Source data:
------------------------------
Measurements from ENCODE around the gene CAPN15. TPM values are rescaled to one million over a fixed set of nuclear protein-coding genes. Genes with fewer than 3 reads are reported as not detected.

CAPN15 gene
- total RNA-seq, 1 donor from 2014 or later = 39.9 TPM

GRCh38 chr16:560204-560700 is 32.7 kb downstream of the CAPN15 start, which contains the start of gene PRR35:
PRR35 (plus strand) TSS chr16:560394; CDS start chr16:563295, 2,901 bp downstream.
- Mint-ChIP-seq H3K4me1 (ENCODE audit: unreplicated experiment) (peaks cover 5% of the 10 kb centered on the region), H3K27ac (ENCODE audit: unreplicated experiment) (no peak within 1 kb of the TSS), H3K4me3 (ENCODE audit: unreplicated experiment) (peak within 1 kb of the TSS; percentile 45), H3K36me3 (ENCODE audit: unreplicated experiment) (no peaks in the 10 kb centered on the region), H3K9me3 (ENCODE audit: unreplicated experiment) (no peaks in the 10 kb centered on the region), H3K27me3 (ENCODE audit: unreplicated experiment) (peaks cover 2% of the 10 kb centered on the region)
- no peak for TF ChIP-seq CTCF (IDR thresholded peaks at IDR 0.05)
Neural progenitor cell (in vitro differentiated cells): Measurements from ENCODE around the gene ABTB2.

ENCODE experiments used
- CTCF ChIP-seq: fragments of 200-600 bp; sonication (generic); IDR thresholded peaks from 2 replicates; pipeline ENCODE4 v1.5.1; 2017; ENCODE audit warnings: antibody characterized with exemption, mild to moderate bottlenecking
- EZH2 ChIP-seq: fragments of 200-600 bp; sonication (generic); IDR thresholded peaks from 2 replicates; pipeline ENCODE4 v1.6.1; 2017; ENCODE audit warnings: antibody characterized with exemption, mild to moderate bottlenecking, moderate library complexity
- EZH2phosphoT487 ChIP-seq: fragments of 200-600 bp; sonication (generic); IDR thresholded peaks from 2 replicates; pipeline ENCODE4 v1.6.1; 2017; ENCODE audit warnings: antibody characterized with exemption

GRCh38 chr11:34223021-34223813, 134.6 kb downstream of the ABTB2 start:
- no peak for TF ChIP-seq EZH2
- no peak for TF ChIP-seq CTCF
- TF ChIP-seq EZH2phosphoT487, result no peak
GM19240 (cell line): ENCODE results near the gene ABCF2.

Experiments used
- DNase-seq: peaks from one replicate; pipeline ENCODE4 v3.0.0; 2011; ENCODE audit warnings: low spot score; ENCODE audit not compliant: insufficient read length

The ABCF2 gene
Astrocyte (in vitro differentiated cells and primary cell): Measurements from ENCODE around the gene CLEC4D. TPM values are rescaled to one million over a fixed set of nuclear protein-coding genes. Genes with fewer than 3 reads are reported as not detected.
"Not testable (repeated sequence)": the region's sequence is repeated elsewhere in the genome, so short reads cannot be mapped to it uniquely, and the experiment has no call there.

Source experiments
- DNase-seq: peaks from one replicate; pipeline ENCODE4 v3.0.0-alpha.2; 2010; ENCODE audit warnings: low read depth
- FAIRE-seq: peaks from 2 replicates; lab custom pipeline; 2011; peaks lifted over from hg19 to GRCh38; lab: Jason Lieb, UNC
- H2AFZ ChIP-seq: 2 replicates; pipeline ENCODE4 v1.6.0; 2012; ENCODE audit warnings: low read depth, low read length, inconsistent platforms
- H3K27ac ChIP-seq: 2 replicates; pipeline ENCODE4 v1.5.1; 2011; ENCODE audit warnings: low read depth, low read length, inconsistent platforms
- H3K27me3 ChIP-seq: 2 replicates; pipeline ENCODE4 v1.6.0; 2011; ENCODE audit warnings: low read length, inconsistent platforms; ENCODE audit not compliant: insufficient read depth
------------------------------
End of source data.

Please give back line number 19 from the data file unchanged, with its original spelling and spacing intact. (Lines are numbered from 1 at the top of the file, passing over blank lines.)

- DNase-seq: peaks from one replicate; pipeline ENCODE4 v3.0.0; 2011; ENCODE audit warnings: low spot score; ENCODE audit not compliant: insufficient read length